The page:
Being born with or acquiring a disability is one of the main ways that white, middle-and upper-middle class US citizens in states with reasonable public services come to experience discrimination, systematic disadvantage, and sometimes threats to survival itself, in education, law enforcement, employment and other areas.
For people who in addition to having disabilities or having family members with disabilities face other barriers to full participation as well—based on race, ethnicity, class and geographic location–disability-related discrimination and hardship intersect with other sources of disadvantage. 
For instance, to take the special education as an example:
• African-American and Latino students have been particularly targeted in the “school-to-prison” pipeline that sends so many special education students into juvenile and adult incarceration. 
• African-American students have faced under-identification of readily remediable specific learning disabilities along with false attributions of “emotional disturbance” and “mild intellectual disability,” particularly when they are in majority-white districts. 
• Latino students are often not identified, or are belatedly recognized as learning disabled or speech and language impaired because their learning problems are presumed to be the result of being “English language learners.”
• Profiles that result in autism diagnoses and intensive services for well-insured, medically well-served children often result in labels of intellectual disability (formerly “mental retardation”) and segregated, “day care” classrooms, for students that lack those advantages.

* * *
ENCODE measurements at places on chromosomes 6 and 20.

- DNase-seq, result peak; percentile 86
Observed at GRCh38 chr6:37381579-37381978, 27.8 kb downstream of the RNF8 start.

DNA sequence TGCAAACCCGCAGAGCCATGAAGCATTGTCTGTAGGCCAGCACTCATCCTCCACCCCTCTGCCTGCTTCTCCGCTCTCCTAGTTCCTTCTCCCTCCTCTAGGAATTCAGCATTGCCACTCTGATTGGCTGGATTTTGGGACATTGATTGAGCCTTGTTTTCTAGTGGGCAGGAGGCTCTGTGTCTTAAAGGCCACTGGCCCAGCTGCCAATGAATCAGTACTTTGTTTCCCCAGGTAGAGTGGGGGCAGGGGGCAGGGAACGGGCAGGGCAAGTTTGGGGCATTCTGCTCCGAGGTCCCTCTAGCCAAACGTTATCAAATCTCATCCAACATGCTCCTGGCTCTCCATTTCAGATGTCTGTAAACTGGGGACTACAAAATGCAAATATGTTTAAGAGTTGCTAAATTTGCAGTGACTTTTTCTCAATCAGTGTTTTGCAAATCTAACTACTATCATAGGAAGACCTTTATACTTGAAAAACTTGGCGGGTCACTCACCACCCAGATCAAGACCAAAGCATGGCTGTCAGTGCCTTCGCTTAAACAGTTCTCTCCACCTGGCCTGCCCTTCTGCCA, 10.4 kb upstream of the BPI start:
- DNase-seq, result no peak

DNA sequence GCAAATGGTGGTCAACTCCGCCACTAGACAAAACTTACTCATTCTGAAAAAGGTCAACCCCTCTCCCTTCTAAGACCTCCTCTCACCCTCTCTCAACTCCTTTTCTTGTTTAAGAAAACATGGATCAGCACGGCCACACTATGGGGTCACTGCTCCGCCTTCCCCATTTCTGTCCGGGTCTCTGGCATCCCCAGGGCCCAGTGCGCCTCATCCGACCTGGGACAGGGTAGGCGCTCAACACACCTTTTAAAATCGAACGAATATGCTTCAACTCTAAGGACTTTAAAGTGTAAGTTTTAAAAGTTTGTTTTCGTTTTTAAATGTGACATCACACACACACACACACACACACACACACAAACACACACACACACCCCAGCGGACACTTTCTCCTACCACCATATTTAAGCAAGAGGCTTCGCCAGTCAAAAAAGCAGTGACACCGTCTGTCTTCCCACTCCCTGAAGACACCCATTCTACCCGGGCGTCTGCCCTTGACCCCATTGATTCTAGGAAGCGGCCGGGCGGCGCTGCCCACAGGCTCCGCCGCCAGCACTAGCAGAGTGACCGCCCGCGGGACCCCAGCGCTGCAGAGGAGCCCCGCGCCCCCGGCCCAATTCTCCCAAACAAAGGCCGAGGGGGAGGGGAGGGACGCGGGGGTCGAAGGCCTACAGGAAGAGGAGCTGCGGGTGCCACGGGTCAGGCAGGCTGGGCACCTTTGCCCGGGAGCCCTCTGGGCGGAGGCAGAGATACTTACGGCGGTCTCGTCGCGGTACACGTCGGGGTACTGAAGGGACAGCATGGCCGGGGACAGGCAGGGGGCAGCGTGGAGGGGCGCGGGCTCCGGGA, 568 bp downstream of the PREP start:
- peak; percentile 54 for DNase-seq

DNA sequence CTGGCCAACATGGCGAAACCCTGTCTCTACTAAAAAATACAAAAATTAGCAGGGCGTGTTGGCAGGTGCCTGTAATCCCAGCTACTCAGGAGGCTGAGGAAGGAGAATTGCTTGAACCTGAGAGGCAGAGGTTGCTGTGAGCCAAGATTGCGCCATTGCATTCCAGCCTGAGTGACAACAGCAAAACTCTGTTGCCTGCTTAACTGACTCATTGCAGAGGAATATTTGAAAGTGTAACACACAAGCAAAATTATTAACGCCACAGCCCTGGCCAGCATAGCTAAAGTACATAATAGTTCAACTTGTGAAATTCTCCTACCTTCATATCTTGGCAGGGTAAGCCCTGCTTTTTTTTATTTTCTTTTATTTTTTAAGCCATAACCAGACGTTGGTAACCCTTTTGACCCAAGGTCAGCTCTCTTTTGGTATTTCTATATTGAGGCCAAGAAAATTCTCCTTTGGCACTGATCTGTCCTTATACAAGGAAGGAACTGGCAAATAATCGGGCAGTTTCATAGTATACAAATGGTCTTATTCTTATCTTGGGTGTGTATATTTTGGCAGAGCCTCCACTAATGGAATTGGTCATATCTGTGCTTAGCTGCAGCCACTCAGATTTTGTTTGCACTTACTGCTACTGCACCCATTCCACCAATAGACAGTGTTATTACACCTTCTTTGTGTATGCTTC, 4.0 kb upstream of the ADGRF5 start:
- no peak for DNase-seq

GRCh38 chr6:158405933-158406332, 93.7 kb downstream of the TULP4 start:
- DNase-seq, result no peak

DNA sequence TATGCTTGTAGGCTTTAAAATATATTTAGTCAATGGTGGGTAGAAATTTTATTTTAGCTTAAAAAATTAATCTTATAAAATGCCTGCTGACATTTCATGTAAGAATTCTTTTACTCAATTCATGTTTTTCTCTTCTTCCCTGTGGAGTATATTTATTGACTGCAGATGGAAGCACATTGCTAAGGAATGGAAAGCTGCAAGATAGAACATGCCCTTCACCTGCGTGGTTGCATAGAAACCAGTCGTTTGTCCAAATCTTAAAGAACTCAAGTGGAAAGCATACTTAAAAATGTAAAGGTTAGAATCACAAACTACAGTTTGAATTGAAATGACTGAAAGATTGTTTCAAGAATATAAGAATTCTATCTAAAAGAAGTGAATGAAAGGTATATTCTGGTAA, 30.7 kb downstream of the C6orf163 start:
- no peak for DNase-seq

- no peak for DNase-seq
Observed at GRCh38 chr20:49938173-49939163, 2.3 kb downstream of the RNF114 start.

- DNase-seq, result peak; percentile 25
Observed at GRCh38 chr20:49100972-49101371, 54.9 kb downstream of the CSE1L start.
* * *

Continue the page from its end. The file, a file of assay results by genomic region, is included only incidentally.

• Students and parents in much of the country lack counsel: Some cases of extreme deprivation of educational rights in states like Oklahoma and Alabama that would be a student/parent special education lawyer’s contingency fee dream if they were to surface in California and Illinois fail to attract counsel, because “conservative” states offer limited opportunities for enforcing rights. 
• The special education system is currently arranged so that parents who can “front” money for private services and seek reimbursement are at a great advantage compared to students who need for school districts to do their jobs, and for hearing officers to order needed services, from private providers if need be, when they fail to do so. 
School districts have an easy answer to this service gap: keep any students from enforcing their rights.   Ignore Congress’s repeated attempts in 1997 and 2004 to improve special education outcomes.  Cap attorneys’ fees to destroy the “cottage industry” of representing students with disabilities and their parents.  Push cases into mandatory “alternative dispute resolution” in which unrepresented parents deal on their own with sophisticated administrators.   
Disability advocates have a different answer: protect access to rights protection, which allow students with good cases, but parents who cannot afford legal fees, to pursue their claims.  Extend those rights.  Have courts recognize and enforce Congress’s efforts to make sure that expenditures on special education pay off, for students, parents and society in general, by requiring effective services.  Adequately fund the Protection & Advocacy system so that it can take more individual cases and address systemic problems.  Amend the Individuals with Disabilities Education Act so that prevailing parents or lawyers who take the risk of “fronting” expert fees can be paid for the expert fees that it takes to win cases.